“New York City has the Big Apple, but Boston has the Red Apple”
Welcome to our new weekly blog series -“Meet the Vendor” – where you’ll learn more about the special people you meet at the Market who grow, catch, and produce your food. Find out why they love what they do, where it all started, and what they do in their free time (hint: its usually involves food!).
Tell us a little bit about your business.
Al: Our farm is located in Phillipston, MA. What’s neat about our location is that it’s the highest altitude commercial orchard in New England. Our farmhouse and our barn date back to the 1700s, but Red Apple Farm was started in 1912. We are a fourth generation farm – my family took over the farm in 1929. My grandfather diversified the orchard, so we have over 50 varieties of apples right now. My dad diversified the crops and the business, adding summer fruits and pumpkins. We have expanded and now operate in all seasons, and we even do weddings and events.
What is your favorite item you sell?
Nancy: Gingergold apple (when you slice them up they don’t turn brown!) and our Mexican Dark Chocolate fudge.
Al: Macoun apple and our later pressings of our cider.
What has been your biggest career accomplishment or proudest moment?
Nancy: How much we’ve grown this business together. Being at the BPM and being at Wachusett Mountain in addition to having our farm – that’s just huge. I never dreamed when we took over the family farm that we would be doing all of this.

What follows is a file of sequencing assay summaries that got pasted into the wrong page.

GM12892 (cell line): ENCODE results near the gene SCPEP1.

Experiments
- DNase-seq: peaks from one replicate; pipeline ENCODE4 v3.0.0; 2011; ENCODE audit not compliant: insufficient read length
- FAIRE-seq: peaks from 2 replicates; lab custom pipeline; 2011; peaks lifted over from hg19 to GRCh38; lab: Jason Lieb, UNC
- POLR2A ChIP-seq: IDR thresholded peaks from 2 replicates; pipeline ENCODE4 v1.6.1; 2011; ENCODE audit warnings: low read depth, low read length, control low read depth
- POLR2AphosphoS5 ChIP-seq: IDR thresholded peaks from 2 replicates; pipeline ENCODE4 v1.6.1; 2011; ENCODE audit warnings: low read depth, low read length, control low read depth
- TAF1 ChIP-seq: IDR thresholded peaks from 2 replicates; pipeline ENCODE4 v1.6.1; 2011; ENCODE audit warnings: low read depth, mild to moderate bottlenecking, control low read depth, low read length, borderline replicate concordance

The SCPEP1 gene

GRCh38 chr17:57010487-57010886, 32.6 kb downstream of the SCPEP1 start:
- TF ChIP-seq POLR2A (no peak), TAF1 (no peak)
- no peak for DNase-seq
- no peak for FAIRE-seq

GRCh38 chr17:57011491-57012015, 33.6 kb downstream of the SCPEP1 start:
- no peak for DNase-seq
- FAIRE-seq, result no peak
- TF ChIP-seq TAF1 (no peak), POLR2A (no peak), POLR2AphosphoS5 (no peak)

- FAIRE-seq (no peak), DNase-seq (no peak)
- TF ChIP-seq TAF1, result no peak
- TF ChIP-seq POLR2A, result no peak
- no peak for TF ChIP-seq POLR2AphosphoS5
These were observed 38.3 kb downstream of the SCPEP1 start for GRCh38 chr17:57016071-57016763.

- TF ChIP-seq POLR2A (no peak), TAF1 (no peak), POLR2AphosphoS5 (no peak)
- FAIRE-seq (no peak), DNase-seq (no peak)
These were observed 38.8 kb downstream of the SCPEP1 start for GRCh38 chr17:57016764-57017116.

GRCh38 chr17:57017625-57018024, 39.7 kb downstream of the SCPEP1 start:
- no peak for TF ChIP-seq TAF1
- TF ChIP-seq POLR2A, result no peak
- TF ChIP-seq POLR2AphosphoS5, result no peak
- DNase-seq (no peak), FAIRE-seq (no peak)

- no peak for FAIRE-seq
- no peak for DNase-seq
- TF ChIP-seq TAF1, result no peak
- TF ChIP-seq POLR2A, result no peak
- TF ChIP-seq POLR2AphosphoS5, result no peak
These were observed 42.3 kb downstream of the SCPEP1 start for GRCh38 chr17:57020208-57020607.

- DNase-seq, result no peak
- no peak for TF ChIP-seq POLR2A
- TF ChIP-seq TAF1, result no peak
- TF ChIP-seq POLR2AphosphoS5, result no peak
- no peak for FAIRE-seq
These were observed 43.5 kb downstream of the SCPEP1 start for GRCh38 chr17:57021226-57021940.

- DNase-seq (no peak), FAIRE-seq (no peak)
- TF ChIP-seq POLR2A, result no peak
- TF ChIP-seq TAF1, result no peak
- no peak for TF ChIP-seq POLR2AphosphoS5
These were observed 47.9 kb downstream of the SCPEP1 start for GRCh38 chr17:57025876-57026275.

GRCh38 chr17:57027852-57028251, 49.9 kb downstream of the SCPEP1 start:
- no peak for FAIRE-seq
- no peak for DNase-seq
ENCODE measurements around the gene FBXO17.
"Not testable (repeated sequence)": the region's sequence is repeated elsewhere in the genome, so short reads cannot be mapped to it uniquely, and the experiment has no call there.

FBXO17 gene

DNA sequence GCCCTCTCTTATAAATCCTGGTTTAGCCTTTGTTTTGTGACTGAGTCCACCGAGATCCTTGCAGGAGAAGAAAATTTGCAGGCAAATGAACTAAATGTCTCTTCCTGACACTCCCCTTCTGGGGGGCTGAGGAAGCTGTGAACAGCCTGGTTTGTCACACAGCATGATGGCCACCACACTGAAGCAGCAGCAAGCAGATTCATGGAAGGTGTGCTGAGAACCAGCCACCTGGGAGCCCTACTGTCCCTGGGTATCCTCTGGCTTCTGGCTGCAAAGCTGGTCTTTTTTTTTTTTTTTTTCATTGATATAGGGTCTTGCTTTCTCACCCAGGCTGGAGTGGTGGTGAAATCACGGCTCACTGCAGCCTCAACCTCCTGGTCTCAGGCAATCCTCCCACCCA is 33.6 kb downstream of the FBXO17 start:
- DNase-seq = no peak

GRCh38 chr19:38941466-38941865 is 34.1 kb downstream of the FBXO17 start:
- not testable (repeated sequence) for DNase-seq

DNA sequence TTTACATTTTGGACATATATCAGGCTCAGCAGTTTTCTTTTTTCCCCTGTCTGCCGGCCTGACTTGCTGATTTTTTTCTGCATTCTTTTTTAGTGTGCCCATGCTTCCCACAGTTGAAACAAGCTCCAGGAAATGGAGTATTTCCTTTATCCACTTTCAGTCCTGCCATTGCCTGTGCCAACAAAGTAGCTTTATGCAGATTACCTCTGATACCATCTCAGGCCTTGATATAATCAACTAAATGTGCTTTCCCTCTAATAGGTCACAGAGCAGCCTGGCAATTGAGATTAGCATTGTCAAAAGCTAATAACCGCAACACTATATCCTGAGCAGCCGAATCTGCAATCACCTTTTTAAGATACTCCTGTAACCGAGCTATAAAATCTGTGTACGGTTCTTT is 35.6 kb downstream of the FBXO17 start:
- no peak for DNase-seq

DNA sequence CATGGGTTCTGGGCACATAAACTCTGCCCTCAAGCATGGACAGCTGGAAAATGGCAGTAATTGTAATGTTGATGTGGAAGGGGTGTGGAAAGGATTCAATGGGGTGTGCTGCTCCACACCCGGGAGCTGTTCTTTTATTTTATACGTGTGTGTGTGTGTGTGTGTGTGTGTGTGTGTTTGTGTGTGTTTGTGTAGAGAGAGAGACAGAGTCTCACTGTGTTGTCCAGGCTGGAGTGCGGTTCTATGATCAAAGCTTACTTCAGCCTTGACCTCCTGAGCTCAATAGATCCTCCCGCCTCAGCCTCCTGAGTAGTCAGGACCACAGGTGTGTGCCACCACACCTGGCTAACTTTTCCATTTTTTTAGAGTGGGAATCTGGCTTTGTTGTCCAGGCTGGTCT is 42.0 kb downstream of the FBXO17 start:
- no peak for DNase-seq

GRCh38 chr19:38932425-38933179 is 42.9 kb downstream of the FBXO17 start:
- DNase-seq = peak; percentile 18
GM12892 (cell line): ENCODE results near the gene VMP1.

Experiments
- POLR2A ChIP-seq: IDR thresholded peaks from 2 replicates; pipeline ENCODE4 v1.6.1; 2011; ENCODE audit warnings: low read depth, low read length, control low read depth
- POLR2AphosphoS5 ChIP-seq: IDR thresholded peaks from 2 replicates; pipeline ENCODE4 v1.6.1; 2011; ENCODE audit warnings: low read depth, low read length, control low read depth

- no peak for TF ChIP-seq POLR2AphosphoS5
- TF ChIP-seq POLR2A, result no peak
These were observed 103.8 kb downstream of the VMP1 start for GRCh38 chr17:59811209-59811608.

Al: I would go along with that and add that my goal when we came back to the farm was to keep it going for the next generation. So I think my proudest part is bringing a sustainable, viable, and relevant business that can be there for our family.
Why were you interested in joining the market?
Al: I had gone to grad school back in the 90s at Cornell studying Agriculture Economics and my thesis was titled “The Family Farm and Direct Marketing: Adapting to an Urbanizing Environment.” One of the goals was to someday bring the farm to the city. Even back in the 90s, the idea of doing a cooperative effort down here was something I was very interested in. So we’ve always been connected to the idea of the BPM, hoping this would come to fruition. And when the opportunity came, we had a team meeting and everyone was 100% supportive. Even our kids were! Most of our kids were (chuckles).
How has being a part of the market changed your business?
Al: First and foremost it has allowed us to be a year-round business that’s a lot more sustainable in cash flow alone. Farms are very seasonal, and being at the BPM has taken some of the seasonal risks and fluctuations out of the equation. We really view this area of Boston as a world stage – we have to be a little better at our game and it has made us do a better job. Hey, that was Senator Markey over there. “Hi Senator!” (Senator buying some apples).
What do you like to do outside of the market?
Nancy: We don’t have much downtime but because we’re a family business, a lot of what we do, we do together. We’ll take mini power vacations where we shut off our phones and go to the movies.
Al: This morning I worked from 2am and my day doesn’t end until 7 at night. But we’re all together as a family. Which is cool. It’s a family farm, and there isn’t much of a divide. It’s a way of life.
Nancy: And we work with really great people – we call them our “farmily.”
What’s your favorite song?
Anything by The Eagles.